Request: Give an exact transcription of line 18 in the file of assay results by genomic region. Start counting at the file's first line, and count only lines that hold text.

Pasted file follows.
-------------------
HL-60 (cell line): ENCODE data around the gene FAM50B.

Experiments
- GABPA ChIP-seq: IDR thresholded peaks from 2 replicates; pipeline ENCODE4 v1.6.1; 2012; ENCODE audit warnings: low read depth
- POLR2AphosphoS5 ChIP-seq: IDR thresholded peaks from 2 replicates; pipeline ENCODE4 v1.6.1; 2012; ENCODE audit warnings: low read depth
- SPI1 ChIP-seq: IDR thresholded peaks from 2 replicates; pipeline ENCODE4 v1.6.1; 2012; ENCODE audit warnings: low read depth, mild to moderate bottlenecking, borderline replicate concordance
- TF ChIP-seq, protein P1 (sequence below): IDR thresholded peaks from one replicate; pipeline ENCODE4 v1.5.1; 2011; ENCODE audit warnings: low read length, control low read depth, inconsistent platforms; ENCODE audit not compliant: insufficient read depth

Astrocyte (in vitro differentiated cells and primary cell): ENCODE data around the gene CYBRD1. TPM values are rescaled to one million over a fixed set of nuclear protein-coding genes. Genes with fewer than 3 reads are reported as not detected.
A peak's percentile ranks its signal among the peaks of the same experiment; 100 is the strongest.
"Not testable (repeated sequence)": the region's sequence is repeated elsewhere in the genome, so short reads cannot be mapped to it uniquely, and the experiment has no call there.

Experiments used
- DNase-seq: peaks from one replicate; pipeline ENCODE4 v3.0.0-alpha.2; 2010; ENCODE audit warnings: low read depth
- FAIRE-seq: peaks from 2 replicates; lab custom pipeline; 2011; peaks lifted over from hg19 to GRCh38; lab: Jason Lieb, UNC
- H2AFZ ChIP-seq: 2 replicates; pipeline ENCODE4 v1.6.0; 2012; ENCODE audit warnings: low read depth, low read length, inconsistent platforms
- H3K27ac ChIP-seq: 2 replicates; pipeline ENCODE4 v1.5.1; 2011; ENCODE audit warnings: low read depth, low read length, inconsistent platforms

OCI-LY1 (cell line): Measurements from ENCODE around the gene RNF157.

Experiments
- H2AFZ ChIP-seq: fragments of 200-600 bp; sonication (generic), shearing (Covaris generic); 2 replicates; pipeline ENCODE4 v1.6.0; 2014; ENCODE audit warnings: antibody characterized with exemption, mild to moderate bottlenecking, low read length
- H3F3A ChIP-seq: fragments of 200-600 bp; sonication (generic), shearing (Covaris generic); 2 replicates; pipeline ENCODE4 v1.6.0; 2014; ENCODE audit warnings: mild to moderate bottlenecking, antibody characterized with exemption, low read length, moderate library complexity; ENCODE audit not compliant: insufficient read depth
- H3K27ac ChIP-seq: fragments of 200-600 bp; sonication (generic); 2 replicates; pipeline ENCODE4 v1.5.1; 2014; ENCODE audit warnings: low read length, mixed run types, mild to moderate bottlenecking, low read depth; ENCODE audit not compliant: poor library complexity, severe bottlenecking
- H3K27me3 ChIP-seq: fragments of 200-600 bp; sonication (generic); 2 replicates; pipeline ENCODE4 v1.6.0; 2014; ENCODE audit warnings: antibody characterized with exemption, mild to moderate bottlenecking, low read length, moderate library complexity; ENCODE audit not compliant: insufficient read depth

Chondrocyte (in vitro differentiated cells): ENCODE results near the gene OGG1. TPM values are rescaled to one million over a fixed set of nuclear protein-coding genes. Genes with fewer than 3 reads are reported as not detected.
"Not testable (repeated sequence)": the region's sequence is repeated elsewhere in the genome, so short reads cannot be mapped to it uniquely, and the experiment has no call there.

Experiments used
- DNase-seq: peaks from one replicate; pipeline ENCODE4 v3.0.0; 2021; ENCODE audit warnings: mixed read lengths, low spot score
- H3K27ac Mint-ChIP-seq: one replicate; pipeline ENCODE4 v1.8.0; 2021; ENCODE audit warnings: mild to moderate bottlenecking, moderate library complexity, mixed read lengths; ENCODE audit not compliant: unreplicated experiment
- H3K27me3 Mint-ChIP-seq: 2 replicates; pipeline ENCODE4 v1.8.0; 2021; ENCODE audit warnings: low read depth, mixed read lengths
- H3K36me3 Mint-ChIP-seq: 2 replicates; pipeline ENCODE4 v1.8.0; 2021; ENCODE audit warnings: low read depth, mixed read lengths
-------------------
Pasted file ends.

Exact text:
- H3F3A ChIP-seq: fragments of 200-600 bp; sonication (generic), shearing (Covaris generic); 2 replicates; pipeline ENCODE4 v1.6.0; 2014; ENCODE audit warnings: mild to moderate bottlenecking, antibody characterized with exemption, low read length, moderate library complexity; ENCODE audit not compliant: insufficient read depth